Vail Daily column: What’s in a name?
May 30, 2012
Well for some people … everything!
If names are that important to so many of us, why is that we have such a hard time remembering someone’s name? And are there any techniques or skills that we can develop that can help us not to forget the person’s name that we were introduced to only a few moments ago?
This was an actual email I received recently from a friend in the community. She was attending many graduation parties and as she was being introduced to new people at each party she worked hard at jogging her memory, but she was only able to recall a few of the names. The faces all seemed familiar enough, she knew that she had met them before, but just struggled with their names.
She also indicated that this had been a noticeable problem at work, at church, and in other settings. Well her email was not the first one that I received regarding the ‘remembering names’ dilemma so I thought I would share some ideas and tactics that I have learned or developed that have helped me over the years.
The first thing I wish to share is more of a philosophy than a tactic, but once I internalized this concept it made a huge difference in my ability to remember names and associate names with faces. It is almost too simple and that is why it is so easily over looked or taken for granted. The first thing you have to do is “want” to remember their name. Too often we show up at functions and we are so focused on telling people our own names and sharing our own stories that we have made it all about “us” instead of them.
There is an old saying that goes like this, “People do not care how much you know, until they know how much you care…about them.” When you put the other person first, sincerely put them first, you will have a much better shot at remembering their name. And as I said in the opening line, for some people their name is everything, maybe even the most important word in the world.
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Tactically there are some things you can do as well. Some of us learn through auditory skills, and others are better at visual associations.
If you are an auditory learner who does well by listening, one of the techniques that is effective is repeating the person’s name the minute they introduce themselves. If you are introduced to Mary, simply say something back immediately like, “Mary, it is a pleasure to meet you.” Follow that up with two or three questions about Mary and always include her name. “Have you lived in the area long Mary?” or “Mary, what brought you to the event this evening?” If you can hear yourself say the name out loud a few times you will have a better chance at remembering her name in the future.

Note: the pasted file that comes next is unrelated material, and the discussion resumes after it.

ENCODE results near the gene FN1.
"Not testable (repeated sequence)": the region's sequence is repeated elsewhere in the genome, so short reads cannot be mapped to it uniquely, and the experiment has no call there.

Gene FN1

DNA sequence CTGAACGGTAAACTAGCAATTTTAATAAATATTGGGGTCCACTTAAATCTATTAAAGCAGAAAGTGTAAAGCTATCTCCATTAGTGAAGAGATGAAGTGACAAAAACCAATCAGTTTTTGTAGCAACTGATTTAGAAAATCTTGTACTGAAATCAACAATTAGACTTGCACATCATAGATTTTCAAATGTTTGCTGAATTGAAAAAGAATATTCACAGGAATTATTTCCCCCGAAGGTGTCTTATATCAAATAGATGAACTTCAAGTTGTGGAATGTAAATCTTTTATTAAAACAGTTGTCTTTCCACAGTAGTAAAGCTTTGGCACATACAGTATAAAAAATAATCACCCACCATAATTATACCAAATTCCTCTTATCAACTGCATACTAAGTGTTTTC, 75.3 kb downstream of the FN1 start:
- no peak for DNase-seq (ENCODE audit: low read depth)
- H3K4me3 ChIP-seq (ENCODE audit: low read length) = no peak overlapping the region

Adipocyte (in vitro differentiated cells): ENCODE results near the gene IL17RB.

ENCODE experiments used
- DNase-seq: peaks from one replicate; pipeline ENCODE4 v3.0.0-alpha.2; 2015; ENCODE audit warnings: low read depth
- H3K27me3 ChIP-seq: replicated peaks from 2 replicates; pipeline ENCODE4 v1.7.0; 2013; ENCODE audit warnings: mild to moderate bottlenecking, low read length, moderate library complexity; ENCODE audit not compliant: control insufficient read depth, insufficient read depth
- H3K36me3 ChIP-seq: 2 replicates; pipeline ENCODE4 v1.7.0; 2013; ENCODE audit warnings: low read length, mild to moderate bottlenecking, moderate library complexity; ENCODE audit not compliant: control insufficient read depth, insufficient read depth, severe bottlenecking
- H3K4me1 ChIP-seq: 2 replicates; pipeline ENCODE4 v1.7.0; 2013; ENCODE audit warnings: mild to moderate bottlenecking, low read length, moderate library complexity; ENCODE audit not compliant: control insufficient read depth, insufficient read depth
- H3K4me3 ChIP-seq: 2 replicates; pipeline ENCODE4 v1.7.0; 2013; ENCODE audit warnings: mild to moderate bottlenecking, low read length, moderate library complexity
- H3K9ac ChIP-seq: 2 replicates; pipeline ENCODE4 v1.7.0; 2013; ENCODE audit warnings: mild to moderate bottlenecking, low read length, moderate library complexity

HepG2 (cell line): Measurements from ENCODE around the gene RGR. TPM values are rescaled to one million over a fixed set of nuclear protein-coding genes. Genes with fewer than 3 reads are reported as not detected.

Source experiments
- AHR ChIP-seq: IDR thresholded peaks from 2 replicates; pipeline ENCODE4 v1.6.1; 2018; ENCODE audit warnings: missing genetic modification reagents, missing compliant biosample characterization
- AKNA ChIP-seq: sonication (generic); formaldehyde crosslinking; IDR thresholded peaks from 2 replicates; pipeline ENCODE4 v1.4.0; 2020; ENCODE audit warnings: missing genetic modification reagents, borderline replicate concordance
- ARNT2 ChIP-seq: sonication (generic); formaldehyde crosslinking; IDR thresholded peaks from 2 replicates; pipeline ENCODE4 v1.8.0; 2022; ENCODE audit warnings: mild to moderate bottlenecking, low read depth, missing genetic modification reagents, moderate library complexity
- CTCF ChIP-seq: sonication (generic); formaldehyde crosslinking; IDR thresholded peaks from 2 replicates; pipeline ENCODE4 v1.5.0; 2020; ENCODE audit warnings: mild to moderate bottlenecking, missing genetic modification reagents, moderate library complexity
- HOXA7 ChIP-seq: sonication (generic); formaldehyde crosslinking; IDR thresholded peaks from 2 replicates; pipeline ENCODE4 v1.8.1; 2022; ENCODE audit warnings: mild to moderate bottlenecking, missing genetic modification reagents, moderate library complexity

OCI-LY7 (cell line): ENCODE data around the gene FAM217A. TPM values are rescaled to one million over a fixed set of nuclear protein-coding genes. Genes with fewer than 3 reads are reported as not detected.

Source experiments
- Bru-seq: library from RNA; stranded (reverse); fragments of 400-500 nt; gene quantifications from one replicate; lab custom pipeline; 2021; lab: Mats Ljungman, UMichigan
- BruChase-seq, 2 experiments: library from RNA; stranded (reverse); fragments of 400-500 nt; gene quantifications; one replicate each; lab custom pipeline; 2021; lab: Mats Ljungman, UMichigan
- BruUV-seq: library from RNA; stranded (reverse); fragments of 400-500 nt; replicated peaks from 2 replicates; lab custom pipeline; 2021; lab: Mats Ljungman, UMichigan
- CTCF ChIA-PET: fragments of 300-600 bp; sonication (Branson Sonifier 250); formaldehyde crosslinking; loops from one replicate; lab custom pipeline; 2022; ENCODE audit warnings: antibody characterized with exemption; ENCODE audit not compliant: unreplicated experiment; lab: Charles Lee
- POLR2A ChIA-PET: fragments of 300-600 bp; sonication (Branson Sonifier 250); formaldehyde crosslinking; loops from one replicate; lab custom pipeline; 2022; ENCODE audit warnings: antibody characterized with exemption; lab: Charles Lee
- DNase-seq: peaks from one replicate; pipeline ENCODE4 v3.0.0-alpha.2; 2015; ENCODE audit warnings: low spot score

I am a very visual person and so for me this is a technique I use. Since I am often at functions where people have name badges on or stickers with a hand written name on their shirt or jacket, it makes it easy. But when there is no name tag, I actually pretend that there is. The minute they tell me there name I immediately imagine a name tag on their chest or lapel. I visualize it in my mind and it sticks. And if I am in a meeting or it is convenient to write their name down, seeing their name on paper is also a tremendous visual reminder. You will be amazed how much this helps. You may even choose to send a thank you card or ‘nice to meet you’ email which forces you to write down their name when asking them for their email or contact information. Many times when people ask me for my name or contact information they actually enter the information into their phone while we are still together.
We all love to hear our name called. So if we can get better at remembering names just imagine how much better the people around us will feel when we have remembered them from an initial meeting at a gathering or party.
How do you remember names? I would love to hear all about your techniques at email@example.com and together let’s go out and make this a better than good week.
Michael Norton is a strategic consultant, business and personal coach and motivational speaker, and CEO of http://www.candogo.com. He writes a weekly motivational column for the Vail Daily.